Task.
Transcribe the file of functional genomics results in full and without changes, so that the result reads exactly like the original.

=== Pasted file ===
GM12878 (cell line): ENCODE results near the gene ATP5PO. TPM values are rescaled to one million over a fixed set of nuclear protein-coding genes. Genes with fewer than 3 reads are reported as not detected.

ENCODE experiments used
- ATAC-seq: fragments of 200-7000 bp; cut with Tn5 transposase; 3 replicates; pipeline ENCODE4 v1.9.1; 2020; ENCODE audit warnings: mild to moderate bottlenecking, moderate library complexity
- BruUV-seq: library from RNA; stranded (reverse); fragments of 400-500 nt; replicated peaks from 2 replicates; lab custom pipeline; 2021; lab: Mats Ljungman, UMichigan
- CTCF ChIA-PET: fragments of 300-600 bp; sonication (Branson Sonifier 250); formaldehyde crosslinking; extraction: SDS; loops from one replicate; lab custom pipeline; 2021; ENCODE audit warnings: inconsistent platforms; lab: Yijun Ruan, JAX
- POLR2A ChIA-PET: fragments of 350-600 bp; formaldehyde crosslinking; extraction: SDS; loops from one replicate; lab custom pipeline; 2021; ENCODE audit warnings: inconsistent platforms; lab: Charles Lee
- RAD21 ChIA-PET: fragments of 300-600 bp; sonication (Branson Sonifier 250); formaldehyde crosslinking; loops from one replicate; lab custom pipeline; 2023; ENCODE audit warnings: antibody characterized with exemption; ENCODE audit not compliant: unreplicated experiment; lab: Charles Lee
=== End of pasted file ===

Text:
GM12878 (cell line): ENCODE results near the gene ATP5PO. TPM values are rescaled to one million over a fixed set of nuclear protein-coding genes. Genes with fewer than 3 reads are reported as not detected.

ENCODE experiments used
- ATAC-seq: fragments of 200-7000 bp; cut with Tn5 transposase; 3 replicates; pipeline ENCODE4 v1.9.1; 2020; ENCODE audit warnings: mild to moderate bottlenecking, moderate library complexity
- BruUV-seq: library from RNA; stranded (reverse); fragments of 400-500 nt; replicated peaks from 2 replicates; lab custom pipeline; 2021; lab: Mats Ljungman, UMichigan
- CTCF ChIA-PET: fragments of 300-600 bp; sonication (Branson Sonifier 250); formaldehyde crosslinking; extraction: SDS; loops from one replicate; lab custom pipeline; 2021; ENCODE audit warnings: inconsistent platforms; lab: Yijun Ruan, JAX
- POLR2A ChIA-PET: fragments of 350-600 bp; formaldehyde crosslinking; extraction: SDS; loops from one replicate; lab custom pipeline; 2021; ENCODE audit warnings: inconsistent platforms; lab: Charles Lee
- RAD21 ChIA-PET: fragments of 300-600 bp; sonication (Branson Sonifier 250); formaldehyde crosslinking; loops from one replicate; lab custom pipeline; 2023; ENCODE audit warnings: antibody characterized with exemption; ENCODE audit not compliant: unreplicated experiment; lab: Charles Lee